Friday, October 29, 2004
On this day:

Alabama Constitutional Amendments

The Mobile Register has a detailed description of the 8 statewide constitutional amendments to be voted on next Tuesday here.

Here's my take:

Amendments 1 and 3 - These amendments extend industrial development powers to local governments that don't currently have them. The libertarian in me doesn't like the concept of governments buying up property to give away to private businesses. Tax incentives would be a preferable alternative. However, many counties already have this power via the constitution, and these are decisions that are appropriate to make at the local level. I plan to vote yes on both of these unless I'm in a particularly irritable mood Tuesday morning.

Amendment 2 - This amendment would remove obsolete language relating to segregation and poll taxes. It would also strike out a section of the constitution that says "nothing in this Constitution shall be construed as creating or recognizing any right to education or training at public expense."

I am sympathetic to arguments that this last provision would give judges license to impose taxes and spending for education without the legislature's consent. The Alabama constitution says that the "the legislature shall establish, organize, and maintain a liberal system of public schools throughout the state for the benefit of the children thereof between the ages of seven and twenty-one years." This section was amended in the 1950's to add the qualfication that it should not be interpreted to create a "right" to public-funded education. That amendment would be superfluous if not for the tendency of some judges to make law rather than interpret it. Amendment 582, ratified by Alabama voters in 1996, attempted to address this concern by requiring legislative approval for disbursement of state funds in response to a court order. Even so, I'm voting no on Amendment 2. I kind of like a state constitution that explicitly states that education is not a right. That said, the legislature should send an amendment to voters for ratification next year ridding the Constitution of the segregation and poll tax language.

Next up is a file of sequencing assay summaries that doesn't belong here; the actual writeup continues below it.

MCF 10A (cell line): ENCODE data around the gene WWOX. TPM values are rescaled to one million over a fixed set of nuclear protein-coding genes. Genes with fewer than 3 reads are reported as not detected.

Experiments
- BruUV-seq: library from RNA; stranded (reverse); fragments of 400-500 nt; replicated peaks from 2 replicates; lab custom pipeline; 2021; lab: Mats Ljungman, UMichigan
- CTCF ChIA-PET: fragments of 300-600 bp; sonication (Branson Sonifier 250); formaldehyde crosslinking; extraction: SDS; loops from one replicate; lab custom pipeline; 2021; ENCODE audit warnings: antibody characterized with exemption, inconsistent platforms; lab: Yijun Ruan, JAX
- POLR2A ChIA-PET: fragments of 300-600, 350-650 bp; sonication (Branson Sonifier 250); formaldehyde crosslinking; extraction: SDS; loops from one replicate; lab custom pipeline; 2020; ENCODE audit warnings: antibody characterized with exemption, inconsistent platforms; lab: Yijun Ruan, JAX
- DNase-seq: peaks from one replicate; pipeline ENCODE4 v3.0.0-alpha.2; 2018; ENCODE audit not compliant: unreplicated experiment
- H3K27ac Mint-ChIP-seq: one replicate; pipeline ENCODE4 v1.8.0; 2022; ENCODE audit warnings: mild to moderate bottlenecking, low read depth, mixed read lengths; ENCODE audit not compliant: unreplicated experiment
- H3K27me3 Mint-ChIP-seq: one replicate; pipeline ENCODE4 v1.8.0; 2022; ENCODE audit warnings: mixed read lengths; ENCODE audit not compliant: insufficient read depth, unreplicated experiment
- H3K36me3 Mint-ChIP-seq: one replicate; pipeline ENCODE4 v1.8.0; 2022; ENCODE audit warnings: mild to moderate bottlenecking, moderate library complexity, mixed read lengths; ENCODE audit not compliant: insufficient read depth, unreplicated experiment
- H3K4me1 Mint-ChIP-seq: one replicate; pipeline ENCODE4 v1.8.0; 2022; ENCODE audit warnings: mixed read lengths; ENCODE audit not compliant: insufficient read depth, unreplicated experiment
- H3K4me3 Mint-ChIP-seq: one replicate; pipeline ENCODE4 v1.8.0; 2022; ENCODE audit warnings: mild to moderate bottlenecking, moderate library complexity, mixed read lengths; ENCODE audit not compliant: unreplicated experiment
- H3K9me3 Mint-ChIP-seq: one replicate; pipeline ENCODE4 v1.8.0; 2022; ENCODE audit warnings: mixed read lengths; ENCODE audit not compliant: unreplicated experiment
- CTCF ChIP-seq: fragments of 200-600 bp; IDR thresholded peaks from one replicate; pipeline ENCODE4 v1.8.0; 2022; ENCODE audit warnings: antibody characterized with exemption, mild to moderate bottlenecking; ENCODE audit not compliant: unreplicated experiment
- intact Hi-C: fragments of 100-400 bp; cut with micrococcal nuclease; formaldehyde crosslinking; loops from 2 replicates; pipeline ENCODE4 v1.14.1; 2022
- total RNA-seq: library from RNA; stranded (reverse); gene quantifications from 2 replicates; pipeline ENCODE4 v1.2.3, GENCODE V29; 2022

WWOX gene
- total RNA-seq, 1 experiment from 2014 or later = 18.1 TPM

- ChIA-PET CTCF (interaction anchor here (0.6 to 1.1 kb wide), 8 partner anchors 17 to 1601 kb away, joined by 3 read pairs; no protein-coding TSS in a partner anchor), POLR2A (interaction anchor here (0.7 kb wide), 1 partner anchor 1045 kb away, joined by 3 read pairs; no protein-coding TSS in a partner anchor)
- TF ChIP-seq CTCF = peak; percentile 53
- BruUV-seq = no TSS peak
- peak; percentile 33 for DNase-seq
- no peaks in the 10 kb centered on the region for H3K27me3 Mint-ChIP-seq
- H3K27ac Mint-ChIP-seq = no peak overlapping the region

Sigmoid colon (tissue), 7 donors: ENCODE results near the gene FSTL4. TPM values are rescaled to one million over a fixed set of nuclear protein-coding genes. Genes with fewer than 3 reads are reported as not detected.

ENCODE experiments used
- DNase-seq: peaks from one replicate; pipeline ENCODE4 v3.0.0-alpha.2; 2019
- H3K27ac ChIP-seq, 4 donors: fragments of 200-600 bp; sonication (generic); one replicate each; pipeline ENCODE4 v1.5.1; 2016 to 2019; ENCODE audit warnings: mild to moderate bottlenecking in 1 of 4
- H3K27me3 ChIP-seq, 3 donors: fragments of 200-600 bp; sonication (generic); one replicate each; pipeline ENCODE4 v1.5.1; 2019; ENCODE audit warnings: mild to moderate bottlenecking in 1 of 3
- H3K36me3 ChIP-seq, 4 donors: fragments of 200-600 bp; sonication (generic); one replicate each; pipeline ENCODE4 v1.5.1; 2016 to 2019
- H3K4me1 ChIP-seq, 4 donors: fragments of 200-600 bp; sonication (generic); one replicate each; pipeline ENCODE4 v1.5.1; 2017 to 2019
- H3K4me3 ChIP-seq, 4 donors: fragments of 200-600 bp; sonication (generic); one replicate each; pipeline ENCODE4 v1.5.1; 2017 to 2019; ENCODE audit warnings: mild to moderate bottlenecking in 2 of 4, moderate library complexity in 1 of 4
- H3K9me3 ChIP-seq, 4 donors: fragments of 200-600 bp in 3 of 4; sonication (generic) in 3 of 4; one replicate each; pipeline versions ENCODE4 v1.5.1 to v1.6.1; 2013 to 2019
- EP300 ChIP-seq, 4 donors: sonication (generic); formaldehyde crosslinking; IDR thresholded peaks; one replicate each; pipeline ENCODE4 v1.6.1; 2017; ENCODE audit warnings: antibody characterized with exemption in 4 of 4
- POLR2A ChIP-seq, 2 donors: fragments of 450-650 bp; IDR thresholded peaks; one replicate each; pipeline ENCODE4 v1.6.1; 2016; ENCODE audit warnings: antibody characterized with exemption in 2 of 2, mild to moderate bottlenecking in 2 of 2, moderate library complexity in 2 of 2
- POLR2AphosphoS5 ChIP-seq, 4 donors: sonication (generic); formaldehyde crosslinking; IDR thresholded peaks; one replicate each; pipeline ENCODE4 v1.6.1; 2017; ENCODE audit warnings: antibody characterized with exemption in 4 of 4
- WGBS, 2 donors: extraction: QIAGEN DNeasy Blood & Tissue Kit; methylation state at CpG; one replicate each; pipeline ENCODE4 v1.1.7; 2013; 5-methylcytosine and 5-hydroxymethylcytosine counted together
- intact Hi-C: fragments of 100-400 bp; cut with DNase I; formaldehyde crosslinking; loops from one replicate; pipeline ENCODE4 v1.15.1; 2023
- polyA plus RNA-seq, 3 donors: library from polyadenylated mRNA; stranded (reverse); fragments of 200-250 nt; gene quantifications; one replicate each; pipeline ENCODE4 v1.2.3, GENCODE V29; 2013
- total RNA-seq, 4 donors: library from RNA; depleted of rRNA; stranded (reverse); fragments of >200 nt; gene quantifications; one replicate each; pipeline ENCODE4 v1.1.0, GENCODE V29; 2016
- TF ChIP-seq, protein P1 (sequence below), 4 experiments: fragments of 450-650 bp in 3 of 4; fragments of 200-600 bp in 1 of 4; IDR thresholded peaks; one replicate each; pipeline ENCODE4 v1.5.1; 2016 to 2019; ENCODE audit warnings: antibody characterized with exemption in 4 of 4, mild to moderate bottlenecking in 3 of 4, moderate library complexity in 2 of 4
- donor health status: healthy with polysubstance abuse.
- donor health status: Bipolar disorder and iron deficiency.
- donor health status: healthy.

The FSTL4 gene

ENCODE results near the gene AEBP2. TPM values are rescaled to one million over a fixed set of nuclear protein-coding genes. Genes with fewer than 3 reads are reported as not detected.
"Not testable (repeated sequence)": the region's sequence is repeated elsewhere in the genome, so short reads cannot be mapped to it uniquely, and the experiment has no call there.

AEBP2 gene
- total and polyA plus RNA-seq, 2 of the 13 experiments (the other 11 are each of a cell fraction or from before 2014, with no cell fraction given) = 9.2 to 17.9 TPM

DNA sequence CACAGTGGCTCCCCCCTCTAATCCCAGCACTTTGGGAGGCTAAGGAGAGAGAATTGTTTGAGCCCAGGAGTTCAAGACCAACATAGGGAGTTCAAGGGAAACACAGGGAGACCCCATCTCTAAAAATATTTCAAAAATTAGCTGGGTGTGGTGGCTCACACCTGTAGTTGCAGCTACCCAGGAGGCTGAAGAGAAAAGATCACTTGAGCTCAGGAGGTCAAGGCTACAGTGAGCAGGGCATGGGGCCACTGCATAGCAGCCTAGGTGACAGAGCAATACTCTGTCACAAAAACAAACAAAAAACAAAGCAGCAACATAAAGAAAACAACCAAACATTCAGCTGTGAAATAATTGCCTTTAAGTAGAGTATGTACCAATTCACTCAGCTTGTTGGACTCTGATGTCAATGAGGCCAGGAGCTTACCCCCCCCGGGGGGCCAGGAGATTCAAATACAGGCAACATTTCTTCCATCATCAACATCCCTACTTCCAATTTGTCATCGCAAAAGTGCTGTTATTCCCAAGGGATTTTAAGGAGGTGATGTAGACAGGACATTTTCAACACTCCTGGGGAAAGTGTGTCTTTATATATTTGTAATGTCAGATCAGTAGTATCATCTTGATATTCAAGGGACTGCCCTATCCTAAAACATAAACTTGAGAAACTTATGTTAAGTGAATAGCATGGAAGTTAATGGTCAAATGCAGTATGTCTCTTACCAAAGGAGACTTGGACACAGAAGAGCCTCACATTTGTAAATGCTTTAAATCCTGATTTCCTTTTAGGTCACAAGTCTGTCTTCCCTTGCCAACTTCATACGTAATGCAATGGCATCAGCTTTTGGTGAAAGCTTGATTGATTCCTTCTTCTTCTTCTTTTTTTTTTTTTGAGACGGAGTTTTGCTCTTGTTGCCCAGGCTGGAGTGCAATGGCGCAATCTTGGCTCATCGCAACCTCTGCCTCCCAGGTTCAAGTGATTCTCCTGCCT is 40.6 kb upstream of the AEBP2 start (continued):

Amendment 4 - Several agricultural producers in the state have passed "voluntary checkoff" programs to be used to promote their products. The government has no business being involved in these types of programs. Industries are capable of financing their own promotion activities without interference from the state. I'm voting no.

Amendment 5 - This pertains to the city of Trussville, and allows them to annex additional property and raise property taxes. Frankly, its none of my business what the city of Trussville does, but I'm going to vote no anyway. These kinds of issues shouldn't be cluttering up the Constitution. Maybe if enough of these kinds of amendments get voted down, it will add to the momentum for constitutional reform.

Amendment 6 - Ditto. What happens in Crenshaw County is probably none of my business, but I'm voting no anyway.

Amendment 7 - Ditto for Macon County. Another no vote.

Amendment 8 - This amendment would make the tax system fairer for Alabama truckers. It converts the tax on trucks from an ad-valorem tax (property tax) to an excise tax based on the percentage of miles traveled inside the state of Alabama. The current ad-valorem tax is not levied on trucks registered outside Alabama. The proposed excise tax would be. It was designed to be revenue neutral. Yes to this one.